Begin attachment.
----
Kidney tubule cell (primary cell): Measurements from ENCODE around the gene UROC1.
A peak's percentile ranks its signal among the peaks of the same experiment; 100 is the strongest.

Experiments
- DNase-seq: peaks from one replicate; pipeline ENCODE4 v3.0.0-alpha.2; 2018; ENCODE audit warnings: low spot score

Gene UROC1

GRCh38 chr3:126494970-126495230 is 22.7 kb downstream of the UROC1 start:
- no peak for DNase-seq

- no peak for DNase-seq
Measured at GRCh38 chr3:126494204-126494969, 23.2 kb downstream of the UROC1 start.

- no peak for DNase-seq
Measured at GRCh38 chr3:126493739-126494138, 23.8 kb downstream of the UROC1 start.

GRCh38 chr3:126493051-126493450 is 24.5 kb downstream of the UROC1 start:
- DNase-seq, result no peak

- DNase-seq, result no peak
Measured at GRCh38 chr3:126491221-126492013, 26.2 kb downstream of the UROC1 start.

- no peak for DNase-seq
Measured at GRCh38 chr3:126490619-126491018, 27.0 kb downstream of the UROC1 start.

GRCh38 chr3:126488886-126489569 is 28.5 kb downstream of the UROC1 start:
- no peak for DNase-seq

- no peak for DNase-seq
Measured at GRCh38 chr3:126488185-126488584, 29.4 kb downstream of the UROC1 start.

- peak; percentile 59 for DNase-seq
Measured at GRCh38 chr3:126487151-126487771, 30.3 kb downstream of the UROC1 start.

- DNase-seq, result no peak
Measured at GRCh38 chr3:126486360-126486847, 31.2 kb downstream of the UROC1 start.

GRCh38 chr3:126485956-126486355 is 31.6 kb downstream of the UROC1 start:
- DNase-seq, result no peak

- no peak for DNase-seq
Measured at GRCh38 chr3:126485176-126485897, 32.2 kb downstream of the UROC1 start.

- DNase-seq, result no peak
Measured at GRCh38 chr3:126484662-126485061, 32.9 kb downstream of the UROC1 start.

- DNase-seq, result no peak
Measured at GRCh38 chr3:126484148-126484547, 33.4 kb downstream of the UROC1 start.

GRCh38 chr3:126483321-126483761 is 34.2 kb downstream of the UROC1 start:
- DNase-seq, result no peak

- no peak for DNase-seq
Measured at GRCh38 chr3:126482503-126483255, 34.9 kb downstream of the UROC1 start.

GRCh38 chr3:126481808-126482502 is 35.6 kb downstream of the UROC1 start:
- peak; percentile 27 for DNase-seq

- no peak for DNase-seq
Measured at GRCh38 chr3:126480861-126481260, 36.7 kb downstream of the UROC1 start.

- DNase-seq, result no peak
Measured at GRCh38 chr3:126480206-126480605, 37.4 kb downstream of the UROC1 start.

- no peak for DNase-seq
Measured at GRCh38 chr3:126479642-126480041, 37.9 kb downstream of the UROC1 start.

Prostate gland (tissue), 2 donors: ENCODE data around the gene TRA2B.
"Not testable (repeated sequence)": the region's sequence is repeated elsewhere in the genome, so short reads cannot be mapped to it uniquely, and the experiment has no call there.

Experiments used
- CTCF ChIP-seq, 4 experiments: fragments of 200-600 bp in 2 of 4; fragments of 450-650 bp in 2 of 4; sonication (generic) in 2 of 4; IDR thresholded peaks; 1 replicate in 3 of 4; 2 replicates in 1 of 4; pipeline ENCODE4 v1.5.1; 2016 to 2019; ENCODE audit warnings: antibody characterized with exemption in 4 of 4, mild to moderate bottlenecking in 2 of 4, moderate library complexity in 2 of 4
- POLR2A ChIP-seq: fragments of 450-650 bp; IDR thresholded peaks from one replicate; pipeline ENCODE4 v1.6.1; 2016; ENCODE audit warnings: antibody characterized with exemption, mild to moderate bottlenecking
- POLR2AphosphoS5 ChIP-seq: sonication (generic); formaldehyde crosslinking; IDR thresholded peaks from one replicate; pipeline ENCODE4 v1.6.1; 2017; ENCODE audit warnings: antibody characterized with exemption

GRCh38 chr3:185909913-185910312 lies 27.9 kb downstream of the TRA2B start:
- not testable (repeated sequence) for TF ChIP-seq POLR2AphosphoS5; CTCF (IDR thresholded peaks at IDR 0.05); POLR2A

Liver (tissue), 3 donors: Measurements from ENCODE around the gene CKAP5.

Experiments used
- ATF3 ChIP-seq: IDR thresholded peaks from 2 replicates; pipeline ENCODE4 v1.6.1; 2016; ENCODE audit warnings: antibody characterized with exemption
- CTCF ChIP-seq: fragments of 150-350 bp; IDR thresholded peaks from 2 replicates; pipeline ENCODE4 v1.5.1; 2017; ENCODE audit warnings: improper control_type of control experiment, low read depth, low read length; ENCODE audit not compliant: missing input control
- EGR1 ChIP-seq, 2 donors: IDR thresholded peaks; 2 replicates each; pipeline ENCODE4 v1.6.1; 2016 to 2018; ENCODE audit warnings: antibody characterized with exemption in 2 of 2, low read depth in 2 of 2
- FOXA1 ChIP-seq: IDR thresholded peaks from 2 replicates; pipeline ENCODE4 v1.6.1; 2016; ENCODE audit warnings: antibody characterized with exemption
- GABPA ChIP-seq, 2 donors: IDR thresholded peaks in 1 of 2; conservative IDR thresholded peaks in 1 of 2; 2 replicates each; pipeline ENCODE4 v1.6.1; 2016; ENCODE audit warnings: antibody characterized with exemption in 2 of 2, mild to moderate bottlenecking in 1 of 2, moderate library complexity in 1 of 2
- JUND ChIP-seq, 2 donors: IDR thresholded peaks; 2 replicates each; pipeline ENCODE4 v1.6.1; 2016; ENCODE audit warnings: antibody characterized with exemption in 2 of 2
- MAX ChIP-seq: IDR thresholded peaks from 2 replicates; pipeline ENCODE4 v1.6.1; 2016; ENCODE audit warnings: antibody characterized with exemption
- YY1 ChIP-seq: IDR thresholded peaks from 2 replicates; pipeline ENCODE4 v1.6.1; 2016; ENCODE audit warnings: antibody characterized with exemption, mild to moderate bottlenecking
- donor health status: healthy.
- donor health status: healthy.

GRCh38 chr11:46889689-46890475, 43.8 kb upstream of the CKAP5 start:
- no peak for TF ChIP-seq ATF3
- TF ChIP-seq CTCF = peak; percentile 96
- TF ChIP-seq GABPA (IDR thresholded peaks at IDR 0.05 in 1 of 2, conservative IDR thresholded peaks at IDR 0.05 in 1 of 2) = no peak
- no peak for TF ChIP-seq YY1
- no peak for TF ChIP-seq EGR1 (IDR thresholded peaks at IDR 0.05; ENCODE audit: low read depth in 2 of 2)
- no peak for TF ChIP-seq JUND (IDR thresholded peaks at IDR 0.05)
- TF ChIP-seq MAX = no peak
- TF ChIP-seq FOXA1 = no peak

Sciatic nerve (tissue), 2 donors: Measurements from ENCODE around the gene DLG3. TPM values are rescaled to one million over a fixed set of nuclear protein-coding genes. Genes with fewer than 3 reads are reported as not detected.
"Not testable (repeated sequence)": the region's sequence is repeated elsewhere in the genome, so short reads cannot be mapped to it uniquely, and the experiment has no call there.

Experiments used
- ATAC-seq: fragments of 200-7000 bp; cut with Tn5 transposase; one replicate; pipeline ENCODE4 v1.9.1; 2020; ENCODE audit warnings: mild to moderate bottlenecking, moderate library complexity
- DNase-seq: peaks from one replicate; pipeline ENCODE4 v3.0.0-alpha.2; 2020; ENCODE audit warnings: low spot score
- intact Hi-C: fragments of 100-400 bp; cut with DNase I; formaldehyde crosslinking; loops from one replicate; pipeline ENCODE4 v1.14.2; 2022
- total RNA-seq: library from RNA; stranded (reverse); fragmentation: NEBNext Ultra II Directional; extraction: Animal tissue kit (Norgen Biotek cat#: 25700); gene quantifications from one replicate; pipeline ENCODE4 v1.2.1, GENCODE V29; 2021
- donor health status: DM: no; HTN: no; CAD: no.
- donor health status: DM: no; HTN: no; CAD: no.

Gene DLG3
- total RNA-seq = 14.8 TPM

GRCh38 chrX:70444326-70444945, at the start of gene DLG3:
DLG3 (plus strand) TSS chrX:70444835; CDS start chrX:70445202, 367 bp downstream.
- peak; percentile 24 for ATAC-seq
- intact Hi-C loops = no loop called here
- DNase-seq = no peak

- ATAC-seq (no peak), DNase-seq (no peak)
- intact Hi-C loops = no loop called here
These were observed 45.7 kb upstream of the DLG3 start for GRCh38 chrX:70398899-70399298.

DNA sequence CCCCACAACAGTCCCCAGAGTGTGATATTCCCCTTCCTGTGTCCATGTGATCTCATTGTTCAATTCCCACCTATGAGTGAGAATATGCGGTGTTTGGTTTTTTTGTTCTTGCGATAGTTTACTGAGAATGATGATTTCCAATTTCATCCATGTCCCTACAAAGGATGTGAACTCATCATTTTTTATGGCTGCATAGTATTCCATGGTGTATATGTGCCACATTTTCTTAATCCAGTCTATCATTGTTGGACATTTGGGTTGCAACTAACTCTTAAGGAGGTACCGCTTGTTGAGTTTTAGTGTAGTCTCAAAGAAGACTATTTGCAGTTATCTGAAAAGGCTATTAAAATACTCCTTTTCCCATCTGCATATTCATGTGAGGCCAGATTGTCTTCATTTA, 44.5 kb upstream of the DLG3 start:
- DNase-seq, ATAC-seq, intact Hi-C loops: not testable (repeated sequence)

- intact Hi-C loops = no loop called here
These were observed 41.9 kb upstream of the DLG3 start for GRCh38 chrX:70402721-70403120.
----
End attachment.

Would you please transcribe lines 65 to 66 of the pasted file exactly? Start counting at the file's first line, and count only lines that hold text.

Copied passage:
- donor health status: healthy.

GRCh38 chr11:46889689-46890475, 43.8 kb upstream of the CKAP5 start: